Are we? I thought we had "general intelligence" = "mental ability to solve general problems".
Trying to measure that is difficult because we humans have specialized for certain types of problems and like to measure human-like intelligence (where for example things like language, vision, hearing seem like they ought to be easy, and math might be considered either hard or trivial). Eg given a verbal or hand-written word math problem, the human would likely have no trouble with anything but the math, but a computer would have no trouble solving the math but fail before even starting -- what the words are, what the words mean, trivial math problem. Humans have, for example, specialized portions of the brain to recognize faces, or to separate out voices from other sounds, not to mention giant portions of the brain dedicated to each of the senses, which makes those sub-classes of problems basically effortless.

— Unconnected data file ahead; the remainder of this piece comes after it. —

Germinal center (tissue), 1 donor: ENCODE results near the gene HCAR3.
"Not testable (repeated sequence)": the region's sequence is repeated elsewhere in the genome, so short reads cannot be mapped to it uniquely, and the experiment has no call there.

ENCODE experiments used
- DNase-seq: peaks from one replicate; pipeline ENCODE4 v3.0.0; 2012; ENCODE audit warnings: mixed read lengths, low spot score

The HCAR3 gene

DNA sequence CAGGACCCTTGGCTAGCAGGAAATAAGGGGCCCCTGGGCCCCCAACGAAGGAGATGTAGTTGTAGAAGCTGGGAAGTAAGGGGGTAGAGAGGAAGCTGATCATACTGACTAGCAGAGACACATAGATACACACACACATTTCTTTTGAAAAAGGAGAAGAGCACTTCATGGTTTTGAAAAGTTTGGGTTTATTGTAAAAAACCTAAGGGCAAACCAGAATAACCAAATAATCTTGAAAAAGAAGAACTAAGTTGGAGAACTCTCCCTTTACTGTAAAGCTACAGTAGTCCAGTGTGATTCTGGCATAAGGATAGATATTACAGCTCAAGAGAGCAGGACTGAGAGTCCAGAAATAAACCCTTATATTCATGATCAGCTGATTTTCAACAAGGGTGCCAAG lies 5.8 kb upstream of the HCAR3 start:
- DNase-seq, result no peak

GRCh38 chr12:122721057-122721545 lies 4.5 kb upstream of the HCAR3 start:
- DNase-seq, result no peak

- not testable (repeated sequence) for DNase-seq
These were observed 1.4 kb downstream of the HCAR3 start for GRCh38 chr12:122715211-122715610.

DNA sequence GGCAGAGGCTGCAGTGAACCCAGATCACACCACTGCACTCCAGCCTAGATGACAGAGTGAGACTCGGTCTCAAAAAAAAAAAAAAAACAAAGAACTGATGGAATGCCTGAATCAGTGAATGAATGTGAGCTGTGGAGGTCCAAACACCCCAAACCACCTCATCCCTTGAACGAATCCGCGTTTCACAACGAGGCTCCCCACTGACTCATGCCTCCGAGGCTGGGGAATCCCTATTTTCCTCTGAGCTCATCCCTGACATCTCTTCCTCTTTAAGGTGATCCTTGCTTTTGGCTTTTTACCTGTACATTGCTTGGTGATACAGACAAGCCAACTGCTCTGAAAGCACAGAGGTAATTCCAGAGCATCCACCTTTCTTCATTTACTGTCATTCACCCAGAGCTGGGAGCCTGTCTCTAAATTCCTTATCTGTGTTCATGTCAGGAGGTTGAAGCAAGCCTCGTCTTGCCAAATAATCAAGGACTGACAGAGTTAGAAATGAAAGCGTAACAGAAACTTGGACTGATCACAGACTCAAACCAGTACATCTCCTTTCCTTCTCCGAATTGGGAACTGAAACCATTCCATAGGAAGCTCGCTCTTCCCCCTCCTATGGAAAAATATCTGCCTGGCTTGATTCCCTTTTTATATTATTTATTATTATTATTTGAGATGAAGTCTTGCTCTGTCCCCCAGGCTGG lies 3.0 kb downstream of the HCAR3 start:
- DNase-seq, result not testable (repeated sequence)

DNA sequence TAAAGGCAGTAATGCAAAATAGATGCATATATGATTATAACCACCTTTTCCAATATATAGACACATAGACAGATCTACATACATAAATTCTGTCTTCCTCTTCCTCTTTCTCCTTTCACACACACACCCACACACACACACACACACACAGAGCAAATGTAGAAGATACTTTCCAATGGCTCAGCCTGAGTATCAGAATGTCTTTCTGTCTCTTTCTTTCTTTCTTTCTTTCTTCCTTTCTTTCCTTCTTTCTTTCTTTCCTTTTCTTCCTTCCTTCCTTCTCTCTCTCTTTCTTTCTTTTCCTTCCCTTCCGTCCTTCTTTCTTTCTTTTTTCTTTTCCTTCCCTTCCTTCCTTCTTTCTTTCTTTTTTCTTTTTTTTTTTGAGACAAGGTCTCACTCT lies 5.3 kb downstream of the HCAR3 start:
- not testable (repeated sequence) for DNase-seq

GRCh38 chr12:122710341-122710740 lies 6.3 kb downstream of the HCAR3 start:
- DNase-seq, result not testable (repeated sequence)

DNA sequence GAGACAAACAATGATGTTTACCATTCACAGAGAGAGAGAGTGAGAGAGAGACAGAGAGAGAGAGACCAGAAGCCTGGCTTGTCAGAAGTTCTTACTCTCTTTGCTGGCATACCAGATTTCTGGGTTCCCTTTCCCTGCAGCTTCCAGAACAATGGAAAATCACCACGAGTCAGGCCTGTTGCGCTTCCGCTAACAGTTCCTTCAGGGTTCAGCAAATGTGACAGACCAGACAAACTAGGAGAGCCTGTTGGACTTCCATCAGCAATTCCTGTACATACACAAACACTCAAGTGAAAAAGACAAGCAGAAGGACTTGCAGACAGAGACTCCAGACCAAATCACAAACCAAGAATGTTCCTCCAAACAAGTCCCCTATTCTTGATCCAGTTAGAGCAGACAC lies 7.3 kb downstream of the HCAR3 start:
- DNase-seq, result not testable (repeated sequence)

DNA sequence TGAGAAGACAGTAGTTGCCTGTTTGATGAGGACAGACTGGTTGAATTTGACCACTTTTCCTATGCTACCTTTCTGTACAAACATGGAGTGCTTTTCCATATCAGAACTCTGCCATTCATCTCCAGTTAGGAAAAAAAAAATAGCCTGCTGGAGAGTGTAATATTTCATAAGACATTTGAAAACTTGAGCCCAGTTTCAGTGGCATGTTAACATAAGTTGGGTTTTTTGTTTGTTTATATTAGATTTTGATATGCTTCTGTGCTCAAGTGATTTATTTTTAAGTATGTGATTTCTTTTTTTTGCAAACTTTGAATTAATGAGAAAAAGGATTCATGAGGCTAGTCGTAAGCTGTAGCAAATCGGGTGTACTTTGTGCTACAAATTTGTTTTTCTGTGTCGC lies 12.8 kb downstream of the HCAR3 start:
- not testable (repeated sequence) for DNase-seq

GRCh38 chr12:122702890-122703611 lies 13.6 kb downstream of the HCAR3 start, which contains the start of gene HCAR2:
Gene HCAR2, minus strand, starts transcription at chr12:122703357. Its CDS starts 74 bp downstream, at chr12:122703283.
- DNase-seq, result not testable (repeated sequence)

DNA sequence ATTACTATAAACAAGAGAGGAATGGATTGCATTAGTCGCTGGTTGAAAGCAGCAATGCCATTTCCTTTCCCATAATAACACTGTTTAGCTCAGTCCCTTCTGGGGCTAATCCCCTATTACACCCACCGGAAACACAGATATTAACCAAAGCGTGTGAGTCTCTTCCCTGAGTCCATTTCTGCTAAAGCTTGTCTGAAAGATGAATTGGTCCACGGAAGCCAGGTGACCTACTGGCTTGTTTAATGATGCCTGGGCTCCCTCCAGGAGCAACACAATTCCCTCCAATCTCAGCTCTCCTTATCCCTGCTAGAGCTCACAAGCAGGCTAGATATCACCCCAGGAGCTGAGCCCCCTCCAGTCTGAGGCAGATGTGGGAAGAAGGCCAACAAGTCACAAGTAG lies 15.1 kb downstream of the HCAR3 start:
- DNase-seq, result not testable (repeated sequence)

Even when problems can be reduced to mathematics, it wouldn't be fair to measure the difficulty of a problem by computational resources required (eg matrix multiplication) vs what might be called cleverness (eg constructing a proof, or maybe finding a pattern) which seems impossible right now to measure. As I understand it, computers now have comparable computational resources to humans (depending on how flops are compared to synapses) but are vastly lacking in programming. Keep in mind that a human's basic programming and schematics is only 800 MB for both hardware and software.